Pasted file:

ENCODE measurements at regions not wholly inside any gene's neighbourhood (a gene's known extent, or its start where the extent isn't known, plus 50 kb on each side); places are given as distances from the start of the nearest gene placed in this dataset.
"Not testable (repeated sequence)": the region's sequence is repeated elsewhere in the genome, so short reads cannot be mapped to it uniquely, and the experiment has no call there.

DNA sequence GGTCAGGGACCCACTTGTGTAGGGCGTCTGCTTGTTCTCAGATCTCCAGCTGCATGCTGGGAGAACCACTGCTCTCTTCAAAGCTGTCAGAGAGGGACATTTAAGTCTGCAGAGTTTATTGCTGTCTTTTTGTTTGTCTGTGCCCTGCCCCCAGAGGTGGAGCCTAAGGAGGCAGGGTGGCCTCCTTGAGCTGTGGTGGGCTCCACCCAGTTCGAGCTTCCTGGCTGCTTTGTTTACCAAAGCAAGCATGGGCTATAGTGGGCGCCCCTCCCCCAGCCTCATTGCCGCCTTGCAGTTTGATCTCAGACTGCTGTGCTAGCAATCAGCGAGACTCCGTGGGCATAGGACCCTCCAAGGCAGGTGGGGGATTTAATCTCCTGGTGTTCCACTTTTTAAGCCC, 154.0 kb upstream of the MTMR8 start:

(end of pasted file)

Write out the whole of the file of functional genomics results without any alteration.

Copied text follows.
ENCODE measurements at regions not wholly inside any gene's neighbourhood (a gene's known extent, or its start where the extent isn't known, plus 50 kb on each side); places are given as distances from the start of the nearest gene placed in this dataset.
"Not testable (repeated sequence)": the region's sequence is repeated elsewhere in the genome, so short reads cannot be mapped to it uniquely, and the experiment has no call there.

DNA sequence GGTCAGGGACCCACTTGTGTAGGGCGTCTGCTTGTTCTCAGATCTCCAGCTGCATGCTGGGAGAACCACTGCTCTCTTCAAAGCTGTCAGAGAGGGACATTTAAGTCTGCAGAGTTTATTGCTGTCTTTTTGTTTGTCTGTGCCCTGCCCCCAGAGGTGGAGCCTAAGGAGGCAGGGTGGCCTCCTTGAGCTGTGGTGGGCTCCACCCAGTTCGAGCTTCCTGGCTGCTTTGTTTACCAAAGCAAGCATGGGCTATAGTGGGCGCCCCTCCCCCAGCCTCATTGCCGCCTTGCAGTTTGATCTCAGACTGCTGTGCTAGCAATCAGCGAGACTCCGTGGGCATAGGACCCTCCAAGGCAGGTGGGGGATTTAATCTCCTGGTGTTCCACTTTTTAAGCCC, 154.0 kb upstream of the MTMR8 start: